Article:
General Jefferson C. Davis, staff and the Fourteenth Corps passing on Pennsylvania Avenue near the Treasury. This Corps was the last unit to pass by the viewing stand. W. D. Hall, my husband’s great grandfather, is somewhere in this photo.
Library of Congress, Prints & Photographs Division, Mathew B. Brady, photographer. LC-B811-3395
George Santayana, a philosopher and poet, is credited with the saying, “Those who cannot remember the past are condemned to repeat it.” (p. 284 of Reason in Common Sense.)
One hundred fifty years ago in Washington, D. C., after the ending of The War Between the States, or The War of the Rebellion as it was called by some, the victorious Northern forces held a “Review of Troops.” The event was so large it was held on two days, on Tuesday, May 23, 1865 and on Wednesday, May 24, 1865. Lincoln had been assassinated just five weeks before on April 14 so the event must have been filled with emotion–relief that the conflict was finally over, sorrow over an important life cut short, concern about the future.
My husband’s great grandfather, W.D. Hall fought in the Civil War on the Union side, and kept a journal of where he went and what happened once he arrived. He survived the war and marched through Washington in this Review of Troops on Wednesday, May 24, 1865.
W. D.’s description of this historic day was brief and succinct as were all his journal entries.
“May 24th. Prepare to move early on review. Cross the Potomac on Long Bridge, one mile long. Pass up Maryland Avenue around the Capitol area, down Pennsylvania Avenue. Then down Bridge Street. Cross the Potomac opposite Georgetown. Return to our old camp right side up.”
William Tecumseh Sherman’s description of the event in his MEMOIRS gives a richer image of this historic event. Hall was with Sherman’s forces through much of the conflict.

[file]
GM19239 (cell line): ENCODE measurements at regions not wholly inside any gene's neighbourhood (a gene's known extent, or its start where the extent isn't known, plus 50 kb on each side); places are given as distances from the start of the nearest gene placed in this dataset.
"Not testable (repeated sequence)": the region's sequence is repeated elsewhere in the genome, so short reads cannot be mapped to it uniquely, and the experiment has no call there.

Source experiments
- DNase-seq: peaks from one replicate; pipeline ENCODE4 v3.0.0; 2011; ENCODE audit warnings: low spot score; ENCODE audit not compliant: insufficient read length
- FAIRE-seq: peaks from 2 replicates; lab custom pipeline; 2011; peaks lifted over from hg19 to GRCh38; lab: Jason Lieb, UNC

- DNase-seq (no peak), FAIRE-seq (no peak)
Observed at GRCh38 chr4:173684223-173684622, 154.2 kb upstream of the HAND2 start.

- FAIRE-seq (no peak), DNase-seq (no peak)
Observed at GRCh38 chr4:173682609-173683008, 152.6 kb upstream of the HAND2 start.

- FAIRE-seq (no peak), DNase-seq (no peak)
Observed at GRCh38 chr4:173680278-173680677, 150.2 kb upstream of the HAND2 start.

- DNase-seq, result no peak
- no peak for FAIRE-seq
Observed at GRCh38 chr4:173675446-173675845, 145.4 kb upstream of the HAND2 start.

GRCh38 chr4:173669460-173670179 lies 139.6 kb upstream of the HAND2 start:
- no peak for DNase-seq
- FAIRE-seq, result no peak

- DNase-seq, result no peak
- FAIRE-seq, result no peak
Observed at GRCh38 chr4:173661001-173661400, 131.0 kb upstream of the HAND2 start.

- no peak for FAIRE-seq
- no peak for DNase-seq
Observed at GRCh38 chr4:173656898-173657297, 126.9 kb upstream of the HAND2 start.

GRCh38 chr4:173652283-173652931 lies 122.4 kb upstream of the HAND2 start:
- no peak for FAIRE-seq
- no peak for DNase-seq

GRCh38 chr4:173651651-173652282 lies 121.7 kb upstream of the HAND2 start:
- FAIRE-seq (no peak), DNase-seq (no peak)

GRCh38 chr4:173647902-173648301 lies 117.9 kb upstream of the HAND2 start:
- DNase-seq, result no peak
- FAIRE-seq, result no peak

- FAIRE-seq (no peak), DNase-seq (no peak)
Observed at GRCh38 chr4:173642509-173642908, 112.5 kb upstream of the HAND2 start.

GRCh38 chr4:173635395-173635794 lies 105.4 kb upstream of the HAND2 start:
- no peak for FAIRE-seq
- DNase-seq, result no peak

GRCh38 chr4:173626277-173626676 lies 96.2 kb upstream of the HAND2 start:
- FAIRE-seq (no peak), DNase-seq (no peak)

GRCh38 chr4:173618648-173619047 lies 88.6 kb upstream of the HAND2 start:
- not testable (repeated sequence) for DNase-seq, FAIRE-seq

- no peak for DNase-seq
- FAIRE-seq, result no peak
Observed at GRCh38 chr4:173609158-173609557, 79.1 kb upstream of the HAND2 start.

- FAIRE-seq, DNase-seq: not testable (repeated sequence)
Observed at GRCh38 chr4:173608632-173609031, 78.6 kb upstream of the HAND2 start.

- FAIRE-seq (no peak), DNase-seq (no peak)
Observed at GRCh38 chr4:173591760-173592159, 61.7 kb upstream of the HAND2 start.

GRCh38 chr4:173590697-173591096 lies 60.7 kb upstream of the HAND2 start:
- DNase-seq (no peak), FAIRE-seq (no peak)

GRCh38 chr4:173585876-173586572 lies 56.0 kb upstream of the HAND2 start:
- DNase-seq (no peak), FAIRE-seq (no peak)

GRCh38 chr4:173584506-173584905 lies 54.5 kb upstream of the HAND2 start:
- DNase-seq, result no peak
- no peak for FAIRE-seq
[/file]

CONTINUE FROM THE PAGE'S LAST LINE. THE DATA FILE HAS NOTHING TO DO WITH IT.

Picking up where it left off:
“The morning of the 24th was extremely beautiful and the ground was in splendid order for our review. The streets were filled with people to see the pageant, armed with bouquets of flowers for their favorite regiments or heroes. . . Punctually at 9 A. M. the signal gun was fired . . . When I reached the Treasury building and looked back, the sight was simply magnificent. The column was compact and the glittering muskets looked like a solid mass of steel, moving with the regularity of a pendulum . . . I then took my post on the left of the President and for six hours and a half stood while the army passed in the order of the Fifteenth, Seventeenth, Twentieth, and Fourteenth Corps.”
Dale’s great grandfather was in the Fourteenth Corps.
Sherman continued. “It was in my judgment, the most magnificent army in existence—sixty-five thousand men, in splendid physique, who had just completed a march of nearly two thousand miles in a hostile country . . .” (Memoirs, p865-866.)
I’m sure the people of that long ago time were amazed, shocked, horrified to find their security crumbling around them when South Carolina seceded from the Union and the dominoes tumbled toward war. Although Lincoln had his enemies, no one wanted his death. Those men and women of that time were right to be fearful. More of our own people died or were injured than in any other conflict except for World War II and this was here at home, on our own soil. What were those hot headed people thinking?
Today we again have unrest in our country and disappointment in our government. Hopefully we have not forgotten that dreadful and painful lesson from one hundred fifty years ago. Surely we are wise enough to find a way to negotiate and compromise through the many disagreements. Surely we can get to a win/win position for both sides without force. Violence solves nothing and leaves a stain of hatred behind that lives on long after the event is over.
Let us hope we are not condemned as other nations have been to repeat the past.
For more on W. D. Hall’s up close and personal account of his slice of the Civil War, GOING TO SEE THE ELEPHANT, A CIVIL WAR MEMOIR is available as an ebook from Amazon, Barnes and Noble and other ebook vendors.